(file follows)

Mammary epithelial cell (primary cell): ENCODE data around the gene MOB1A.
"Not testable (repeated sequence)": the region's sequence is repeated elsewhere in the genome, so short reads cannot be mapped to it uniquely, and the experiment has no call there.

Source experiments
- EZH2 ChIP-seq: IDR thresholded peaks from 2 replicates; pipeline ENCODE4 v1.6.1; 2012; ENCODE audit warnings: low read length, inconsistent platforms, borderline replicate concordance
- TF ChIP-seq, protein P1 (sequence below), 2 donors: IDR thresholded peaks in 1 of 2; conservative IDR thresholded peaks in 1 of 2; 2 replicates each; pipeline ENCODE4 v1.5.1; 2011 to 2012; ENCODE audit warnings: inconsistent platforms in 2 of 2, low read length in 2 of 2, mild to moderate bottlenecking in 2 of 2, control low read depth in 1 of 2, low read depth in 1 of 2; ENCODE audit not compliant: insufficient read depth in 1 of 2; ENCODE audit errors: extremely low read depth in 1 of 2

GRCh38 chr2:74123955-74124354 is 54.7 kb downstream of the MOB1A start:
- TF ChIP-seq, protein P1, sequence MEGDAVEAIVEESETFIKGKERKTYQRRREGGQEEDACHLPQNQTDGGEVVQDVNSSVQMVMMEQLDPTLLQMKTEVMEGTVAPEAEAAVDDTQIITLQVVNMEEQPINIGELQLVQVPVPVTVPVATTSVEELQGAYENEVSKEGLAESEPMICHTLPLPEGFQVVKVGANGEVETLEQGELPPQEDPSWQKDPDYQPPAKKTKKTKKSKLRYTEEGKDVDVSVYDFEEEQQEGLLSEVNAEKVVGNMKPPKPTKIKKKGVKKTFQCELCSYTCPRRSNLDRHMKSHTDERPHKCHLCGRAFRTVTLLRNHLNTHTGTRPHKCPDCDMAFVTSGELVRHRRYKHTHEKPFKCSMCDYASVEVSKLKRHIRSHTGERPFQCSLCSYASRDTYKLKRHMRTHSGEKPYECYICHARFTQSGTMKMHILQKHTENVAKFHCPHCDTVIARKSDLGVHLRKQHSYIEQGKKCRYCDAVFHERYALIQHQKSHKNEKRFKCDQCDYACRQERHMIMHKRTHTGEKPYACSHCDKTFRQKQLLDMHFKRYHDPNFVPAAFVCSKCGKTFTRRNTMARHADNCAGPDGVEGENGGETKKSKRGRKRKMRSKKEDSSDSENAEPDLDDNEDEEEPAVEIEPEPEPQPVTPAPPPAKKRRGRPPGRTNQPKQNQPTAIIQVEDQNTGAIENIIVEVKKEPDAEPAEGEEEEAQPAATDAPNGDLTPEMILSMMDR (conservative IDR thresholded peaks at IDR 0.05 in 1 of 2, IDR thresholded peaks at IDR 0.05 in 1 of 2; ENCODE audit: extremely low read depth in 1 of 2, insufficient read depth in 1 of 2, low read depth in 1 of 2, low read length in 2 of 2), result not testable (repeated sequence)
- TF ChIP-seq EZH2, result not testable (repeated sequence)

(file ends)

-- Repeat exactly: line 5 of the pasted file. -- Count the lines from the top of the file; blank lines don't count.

- TF ChIP-seq, protein P1 (sequence below), 2 donors: IDR thresholded peaks in 1 of 2; conservative IDR thresholded peaks in 1 of 2; 2 replicates each; pipeline ENCODE4 v1.5.1; 2011 to 2012; ENCODE audit warnings: inconsistent platforms in 2 of 2, low read length in 2 of 2, mild to moderate bottlenecking in 2 of 2, control low read depth in 1 of 2, low read depth in 1 of 2; ENCODE audit not compliant: insufficient read depth in 1 of 2; ENCODE audit errors: extremely low read depth in 1 of 2